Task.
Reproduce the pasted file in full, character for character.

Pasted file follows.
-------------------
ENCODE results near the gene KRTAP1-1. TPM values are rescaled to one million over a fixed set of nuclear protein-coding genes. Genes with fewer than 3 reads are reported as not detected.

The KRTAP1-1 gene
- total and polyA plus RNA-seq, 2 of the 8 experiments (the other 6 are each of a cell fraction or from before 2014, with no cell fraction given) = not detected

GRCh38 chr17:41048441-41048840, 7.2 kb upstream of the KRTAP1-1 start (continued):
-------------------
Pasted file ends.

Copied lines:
ENCODE results near the gene KRTAP1-1. TPM values are rescaled to one million over a fixed set of nuclear protein-coding genes. Genes with fewer than 3 reads are reported as not detected.

The KRTAP1-1 gene
- total and polyA plus RNA-seq, 2 of the 8 experiments (the other 6 are each of a cell fraction or from before 2014, with no cell fraction given) = not detected

GRCh38 chr17:41048441-41048840, 7.2 kb upstream of the KRTAP1-1 start (continued):